Emile Hirsch doesn’t want to go into specifics when it comes to how he lost weight for the role of Christopher McCandless, a college grad who left his suburban world behind to live off the grid, in the dramatic movie Into the Wild based on true events. “It's the simple beauty of diet and exercise. And a little will power, but it's really that simple,” explained Hirsch. “We had several months of shooting at a regular kind of weight and then we took about a month off when weight loss, the diet and the exercising occurred.”
But even though he was deliberately trying to lose some bulk in order to play McCandless toward the end of his time in the Alaska wilderness, Hirsch actually felt great physically. “I felt like I was in the best shape of my life,” said Hirsch. “I felt like my spirit was soaring the whole time. I finished the movie just high on life. I loved it.”
As far as his nutritional intake during the production, Hirsch really prefers to keep that a secret. “It's something I'm going to keep a little vague for you, sorry,” offered the actor who’s now back in great shape – and sporting darker hair - having wrapped up work on Speed Racer since completing Into the Wild.
Collaborating with Director Sean Penn: Hirsch credits his director Sean Penn with setting the tone for the movie and allowing him the opportunity to delve freely into the character of McCandless. “Sean really gave me a lot of freedom in the film. He really wanted me to be - to me it was a free-spirited character so for the freedom to come across, the way you're being directed almost has to be very free, so that was kind of how it evolved. A lot of the portraits of McCandless in Alaska for me were born of that freedom and just finding beads of Chris in moments and things like that.”
Going on a Journey with Into the Wild: Hirsch admits Into the Wild was a life-changing event. “This film for me was just a tremendous adventure,” said Hirsch. “The opportunity to go on the road trip of a lifetime with Sean, which I'm so grateful to have the opportunity to work with him… He made everything so authentic and so real. We shot in all the real locations, went to all these different places. Saw these beautiful slices of America and these wonderful portraits of nature burned into my memory, thankfully. Days where we were camped out on the Grand Canyon on the Colorado River. We shot there for about a week or two. Just looking at the side of these cliffs and it's like, ‘That rock there is three billion years old. Wow.’ It's really an incredible, a very humbling experience.”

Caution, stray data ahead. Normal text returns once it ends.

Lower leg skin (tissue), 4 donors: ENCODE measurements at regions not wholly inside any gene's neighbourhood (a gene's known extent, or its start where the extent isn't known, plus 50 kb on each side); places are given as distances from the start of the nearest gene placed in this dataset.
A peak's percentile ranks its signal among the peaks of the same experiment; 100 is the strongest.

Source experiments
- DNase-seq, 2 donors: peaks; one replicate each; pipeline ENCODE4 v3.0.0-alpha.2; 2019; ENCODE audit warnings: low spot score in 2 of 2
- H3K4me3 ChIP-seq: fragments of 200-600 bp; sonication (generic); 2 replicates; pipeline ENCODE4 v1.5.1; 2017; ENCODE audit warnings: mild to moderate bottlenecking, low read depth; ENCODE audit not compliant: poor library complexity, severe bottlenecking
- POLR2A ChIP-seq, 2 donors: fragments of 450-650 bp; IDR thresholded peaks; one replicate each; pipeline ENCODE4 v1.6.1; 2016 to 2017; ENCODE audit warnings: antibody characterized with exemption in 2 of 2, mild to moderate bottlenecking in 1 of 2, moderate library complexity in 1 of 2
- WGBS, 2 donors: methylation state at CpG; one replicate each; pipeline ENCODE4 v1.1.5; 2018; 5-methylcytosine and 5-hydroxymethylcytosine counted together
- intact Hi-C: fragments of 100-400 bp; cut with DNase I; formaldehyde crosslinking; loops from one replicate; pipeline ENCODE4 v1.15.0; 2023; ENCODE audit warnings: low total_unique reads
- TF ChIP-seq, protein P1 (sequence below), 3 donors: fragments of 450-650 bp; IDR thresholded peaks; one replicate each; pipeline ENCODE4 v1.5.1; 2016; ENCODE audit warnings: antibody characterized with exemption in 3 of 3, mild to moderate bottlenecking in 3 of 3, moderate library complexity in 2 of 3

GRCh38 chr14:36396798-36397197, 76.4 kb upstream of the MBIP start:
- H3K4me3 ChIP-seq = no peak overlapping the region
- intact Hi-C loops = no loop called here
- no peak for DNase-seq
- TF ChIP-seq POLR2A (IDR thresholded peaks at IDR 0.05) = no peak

Stringing Together a Series of Vignettes: McCandless traveled all over the country and met and made friends with a variety of interesting people before ultimately ending his journey in Alaska. Filming the movie’s version of McCandless’ cross-country adventure was one of the more interesting aspects of the production. “It was fun because for me I got to jump around all these different locations,” explained Hirsch. “At each new location would be a whole new set of people and actors. They didn't know about each other. They just knew what they were working on and their part of the film. So I would get to go and experience all these different scenes and places with these different people and have my own fun times. I can't tell you how much fun me and Vince Vaughn had when we were in South Dakota. I think it's going to be pretty exciting for all the other actors to watch the film and see what else we were making, too. Like ‘Oh wow, you guys were all over there too.’"
Chris McCandless – Criticism and Controversy: Hirsch is well aware of the controversy over McCandless’ actions and how they’re interpreted by the public. He’s also well aware of the impact of the film on the public’s perception of McCandless. “When we made the film, we didn't think that we were making Chris McCandless into a martyr. We didn't think we were putting any makeup on any blemishes he had. We were trying to present him as we thought he was, which is a complicated, flawed, courageous, loving person. This is a guy who cared about people. When he was in high school, he would get cheeseburgers and drive down to downtown LA and hand them out to homeless people, on a Friday night when most kids are going out and doing whatever they do these days or back then. So there's that aspect of him where he's a real humanitarian. He cares about people, cares about humanity, but then he doesn't contact his family for two years, and his sister who he loves more than anybody.
So the controversy about Chris is one of the reasons why I think people talk about it so much and why McCandless has become such an enigmatic kind of public lightning rod figure to talk about. That's what it's about. It's about a flawed person. That's what the film, I think, shows is not a perfect person. I don't think Chris McCandless would have wanted that any other way. I think he was very [much] about truth. I think that that was something he really took seriously and was really looking for. So do I take it personally when people criticize McCandless? No. I think McCandless wouldn't have probably hesitated to criticize himself near the end.”